The 2017 Harvest Moon will take place tonight, October 5. iStock

The closest full moon to the fall equinox, the Harvest Moon used to mark the time of year when crops were brought home for the winter.

This Thursday night, keep your eyes to the skies to see the spectacular Harvest Moon, a special full moon that only happens in either September or October each year.

While the moon itself will shine brightly the whole night through for all of the world, certain countries may also be able to catch a slight glimpse of Neptune as the moon passes over it while the predawn hours will show Mars and Venus together in the predawn hours.

To get you set up for October 2017’s Harvest Moon, we have everything you need to know about the special lunar orb and the happenings in the celestial skies before tonight.

What is a Harvest Moon?

The 2017 Harvest Moon will take place tonight, October 5. Image: iStock.

The 2017 Harvest Moon will take place tonight, October 5. Image: iStock.

The Harvest Moon is the name given to the full moon that happens closest to the Autumn Equinox throughout the Northern Hemisphere. The equinox, which took place last September 22, was one of the two times a year when the Earth's equator is almost directly in line with the center of the sun, the other being at springtime.

It is given this title because it is generally the time when the harvest was being completed and crops brought in and stored for the winter. While the title was originally awarded by the Native Americans, the moon is in celebration of the start of the harvest while the Celtic Festival of Samhain around a month later is a party held to give thanks for its end. 

Read more: View from Ireland 48 years ago today when America landed on the moon

For the most part, the Harvest Moon tends to rise at some point during September but it can occur in October once or twice a decade. In fact, the Harvest Moon will only appear in October 18 times in the 80 years between 1970 and 2050. This is the first time the Harvest Moon has occurred in October since 2009.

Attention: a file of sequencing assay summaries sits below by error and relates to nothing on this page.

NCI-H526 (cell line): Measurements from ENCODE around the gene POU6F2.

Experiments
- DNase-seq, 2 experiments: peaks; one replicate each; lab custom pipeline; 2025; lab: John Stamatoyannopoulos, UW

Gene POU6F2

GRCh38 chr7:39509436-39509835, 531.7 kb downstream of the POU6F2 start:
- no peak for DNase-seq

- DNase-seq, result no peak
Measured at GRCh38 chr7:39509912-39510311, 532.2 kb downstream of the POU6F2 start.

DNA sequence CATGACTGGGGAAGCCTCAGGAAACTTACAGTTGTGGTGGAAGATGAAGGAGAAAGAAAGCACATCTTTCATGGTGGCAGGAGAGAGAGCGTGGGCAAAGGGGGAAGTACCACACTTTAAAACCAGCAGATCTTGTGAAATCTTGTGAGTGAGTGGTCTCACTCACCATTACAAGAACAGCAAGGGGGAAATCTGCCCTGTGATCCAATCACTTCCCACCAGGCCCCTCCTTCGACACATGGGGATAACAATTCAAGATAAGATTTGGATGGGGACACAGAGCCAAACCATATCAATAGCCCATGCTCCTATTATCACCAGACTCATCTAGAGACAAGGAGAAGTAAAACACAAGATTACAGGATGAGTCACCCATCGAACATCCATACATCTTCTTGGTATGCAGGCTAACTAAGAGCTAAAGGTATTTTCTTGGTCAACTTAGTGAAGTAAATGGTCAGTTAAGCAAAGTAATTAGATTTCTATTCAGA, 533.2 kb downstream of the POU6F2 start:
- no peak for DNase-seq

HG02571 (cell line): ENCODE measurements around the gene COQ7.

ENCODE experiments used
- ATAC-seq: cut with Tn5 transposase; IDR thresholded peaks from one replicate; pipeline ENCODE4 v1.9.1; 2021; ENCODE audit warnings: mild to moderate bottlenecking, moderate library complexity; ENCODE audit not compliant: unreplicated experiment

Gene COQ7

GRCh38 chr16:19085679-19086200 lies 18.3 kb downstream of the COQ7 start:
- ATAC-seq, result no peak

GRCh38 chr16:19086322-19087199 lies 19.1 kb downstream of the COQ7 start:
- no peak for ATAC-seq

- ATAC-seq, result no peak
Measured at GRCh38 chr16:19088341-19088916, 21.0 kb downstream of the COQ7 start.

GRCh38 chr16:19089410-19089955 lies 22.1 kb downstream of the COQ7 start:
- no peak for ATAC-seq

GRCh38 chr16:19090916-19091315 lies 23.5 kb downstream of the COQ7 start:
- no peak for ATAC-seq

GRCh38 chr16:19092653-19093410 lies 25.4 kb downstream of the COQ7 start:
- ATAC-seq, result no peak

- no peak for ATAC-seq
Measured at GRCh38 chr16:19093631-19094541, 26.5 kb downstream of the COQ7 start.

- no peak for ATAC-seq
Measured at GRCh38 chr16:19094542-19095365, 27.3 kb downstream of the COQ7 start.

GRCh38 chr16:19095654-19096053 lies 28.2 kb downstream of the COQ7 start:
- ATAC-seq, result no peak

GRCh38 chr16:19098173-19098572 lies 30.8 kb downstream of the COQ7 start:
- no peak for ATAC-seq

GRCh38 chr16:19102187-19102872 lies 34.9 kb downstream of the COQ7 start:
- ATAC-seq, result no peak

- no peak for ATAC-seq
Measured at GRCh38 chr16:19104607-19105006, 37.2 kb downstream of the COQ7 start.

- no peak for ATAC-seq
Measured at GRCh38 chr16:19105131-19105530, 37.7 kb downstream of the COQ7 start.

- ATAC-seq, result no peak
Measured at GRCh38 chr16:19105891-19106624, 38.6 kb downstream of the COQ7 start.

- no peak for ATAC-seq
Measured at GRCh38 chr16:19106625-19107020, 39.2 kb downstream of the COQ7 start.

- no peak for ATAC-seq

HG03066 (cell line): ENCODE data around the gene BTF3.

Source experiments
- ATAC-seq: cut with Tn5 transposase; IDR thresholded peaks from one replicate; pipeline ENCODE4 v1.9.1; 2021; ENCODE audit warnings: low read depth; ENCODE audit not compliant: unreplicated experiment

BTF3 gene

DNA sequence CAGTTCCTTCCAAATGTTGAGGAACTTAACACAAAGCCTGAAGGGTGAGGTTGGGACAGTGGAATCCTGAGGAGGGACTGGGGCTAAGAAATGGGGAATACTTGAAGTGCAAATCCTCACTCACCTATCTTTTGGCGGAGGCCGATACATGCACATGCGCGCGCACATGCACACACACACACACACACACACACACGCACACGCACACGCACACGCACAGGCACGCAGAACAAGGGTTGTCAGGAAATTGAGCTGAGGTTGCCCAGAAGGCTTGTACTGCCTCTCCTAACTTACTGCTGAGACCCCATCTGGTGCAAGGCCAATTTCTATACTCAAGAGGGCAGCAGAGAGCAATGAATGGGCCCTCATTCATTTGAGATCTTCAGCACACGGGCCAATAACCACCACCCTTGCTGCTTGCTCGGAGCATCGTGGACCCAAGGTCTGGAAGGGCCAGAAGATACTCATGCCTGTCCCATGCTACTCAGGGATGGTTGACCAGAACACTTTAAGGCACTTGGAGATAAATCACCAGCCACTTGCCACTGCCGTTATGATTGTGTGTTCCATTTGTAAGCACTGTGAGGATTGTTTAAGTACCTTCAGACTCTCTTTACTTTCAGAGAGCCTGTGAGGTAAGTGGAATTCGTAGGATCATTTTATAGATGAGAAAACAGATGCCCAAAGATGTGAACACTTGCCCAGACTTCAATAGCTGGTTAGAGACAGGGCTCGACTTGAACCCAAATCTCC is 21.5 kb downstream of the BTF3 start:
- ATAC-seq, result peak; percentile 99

“The previous one was in 2009, but the one before that was 2006, and the next one will be in 2020,” Ernie Wright, a specialist at the NASA Goddard Space Flight Center Scientific Visualization Studio in Maryland, told National Geographic.

What is a full moon?

The 2017 Harvest Moon will take place tonight, October 5. Image: iStock.

The 2017 Harvest Moon will take place tonight, October 5. Image: iStock.

The Harvest Moon is simply a name given to a full moon occurring at this time of year. A full moon rises when the moon is at the opposite side of the Earth to the Sun. On most occasions, the sun, earth, and moon won’t completely line up meaning that the sun is still free to shine its light on the moon making it visible on earth. If the three celestial bodies do line up, however, an eclipse of the moon takes place with the moon appearing to us on the ground as a brown or muddy red color because of the limited light it is receiving from the sun.

When is the October 2017 Harvest Moon?

The 2017 Harvest Moon will take place tonight, October 5. Let’s hope for clear skies we can all catch a glimpse of this special full moon.

As the full moon in September fell on the 6th day, the 16 days until the Fall Equinox was just slightly longer than the 13 days until the October full moon.

Read more: Irish in Space! The top 10 astronauts with roots in Ireland (PHOTOS)

How to watch for the Harvest Moon?

The 2017 Harvest Moon will take place tonight, October 5. Image: iStock.

The 2017 Harvest Moon will take place tonight, October 5. Image: iStock.

As long as the clouds stay away simply tilt your head up to the sky and take in this incredible natural sight.

Unfortunately for us based in the US, the moon will officially reach its complete full phases at 2.40pm EDT (18.40 GMT) so we will miss the 100% show but to the naked eye, there won't be any way to tell that it’s anything less than a full moon.

Will you be looking up at the Harvest Moon tonight? Let us know where you're viewing from in the comments section, below.